In Ohana’s mind, 2015 was his year—the year he won in the primaries, the year Likud took 30 seats in the government, the year he and Hadad got their babies, and the year he made it into the Knesset. It “was a very special year for me,” says Ohana, nodding with satisfaction that 2016 will be a productive year, too.
“I am here as the son of Meir and Esther Ohana, who emigrated from Morocco to build a country. I am here with my other half, Alon, my true love. I am here as the father of the children Elah and David. And like [the biblical] David who defeated Goliath in the Valley of Elah, I am here against all the odds. I am here with all of who I am and what I am, what I’ve chosen and what I haven’t, and am proud of it all: Jewish, Israeli, Mizrahi, gay, Likudnik, a security hawk, a liberal, and a man of the free market,” Member of Knesset Amir Ohana said Dec. 28, delivering a powerful speech upon his induction as the first openly gay MK in the center-right Likud political party and the second in the current 120-member Israeli legislature.
Ohana’s message—that “I am not only gay; I have more to give”—is one he is hoping many others in Israel will quickly internalize.
At 39, Ohana is tall with deep brown eyes, and a build that lets you know he’s a major in the Israeli army reserves as well as a former member of the Shin Bet security service.
On a sunny Thursday afternoon, days after his Knesset inauguration, Ohana welcomed this reporter from JNS.org into his high-rise apartment (21st floor) in Tel Aviv. Nanny Adina Sharabi was fussing with Ohana’s 4-and-a-half-month-old twins, who he and partner Alon Hadad adopted earlier in 2015 through a surrogate mother in Oregon. Coffee cake rested on the table, with a newly soiled plate with crumbs alongside it. Oversized mutt Guri, black and sleek, was frantically sniffing the guest.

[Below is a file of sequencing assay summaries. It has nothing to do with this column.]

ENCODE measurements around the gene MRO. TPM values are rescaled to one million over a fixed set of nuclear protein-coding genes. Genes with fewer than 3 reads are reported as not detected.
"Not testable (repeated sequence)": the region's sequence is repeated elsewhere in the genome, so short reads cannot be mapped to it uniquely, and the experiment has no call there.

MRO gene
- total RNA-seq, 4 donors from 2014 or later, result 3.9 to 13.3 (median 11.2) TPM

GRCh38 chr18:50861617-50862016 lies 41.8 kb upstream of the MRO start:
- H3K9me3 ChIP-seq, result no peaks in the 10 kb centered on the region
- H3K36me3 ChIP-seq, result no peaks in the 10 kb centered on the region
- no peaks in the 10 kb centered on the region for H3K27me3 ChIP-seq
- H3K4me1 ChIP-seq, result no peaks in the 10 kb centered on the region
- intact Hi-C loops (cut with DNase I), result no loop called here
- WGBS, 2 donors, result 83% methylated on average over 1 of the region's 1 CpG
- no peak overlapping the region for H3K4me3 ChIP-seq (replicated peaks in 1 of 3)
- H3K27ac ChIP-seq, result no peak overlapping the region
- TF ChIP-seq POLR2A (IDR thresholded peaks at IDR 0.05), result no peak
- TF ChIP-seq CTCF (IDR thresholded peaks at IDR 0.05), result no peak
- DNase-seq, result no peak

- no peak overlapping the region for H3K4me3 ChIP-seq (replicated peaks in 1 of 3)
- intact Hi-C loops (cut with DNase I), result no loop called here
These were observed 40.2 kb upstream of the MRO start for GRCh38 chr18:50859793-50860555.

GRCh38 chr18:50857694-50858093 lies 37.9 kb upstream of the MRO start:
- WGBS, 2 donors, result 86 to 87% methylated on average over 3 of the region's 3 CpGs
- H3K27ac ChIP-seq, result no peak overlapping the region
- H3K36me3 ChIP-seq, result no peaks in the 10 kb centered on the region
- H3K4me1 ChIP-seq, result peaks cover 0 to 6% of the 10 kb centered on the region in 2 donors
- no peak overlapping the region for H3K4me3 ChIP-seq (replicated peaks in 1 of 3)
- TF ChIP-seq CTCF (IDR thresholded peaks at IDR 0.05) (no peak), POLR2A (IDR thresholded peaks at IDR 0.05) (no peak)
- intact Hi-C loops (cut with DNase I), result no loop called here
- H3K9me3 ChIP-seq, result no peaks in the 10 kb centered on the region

Ohana’s path to the present started 24 years ago in his politically and culturally conservative hometown of Beersheba, when he came out as gay—first to his friends, then to his sister, and finally to his parents.
“I had no problem with myself,” Ohana told JNS.org. “Then I met the real world, and in the real world, which is not perfect, being gay has meaning.”
Though he said the announcement of his sexual orientation deterred a friend or two, including one who stopped talking to him for years until he himself came out as gay, Ohana never let judgment or stigma stop him for pursuing his goals. He achieved top ranks in the army and joined the security service. When he met his partner 11 years ago in a popular Tel Aviv bar, they started living together shortly thereafter.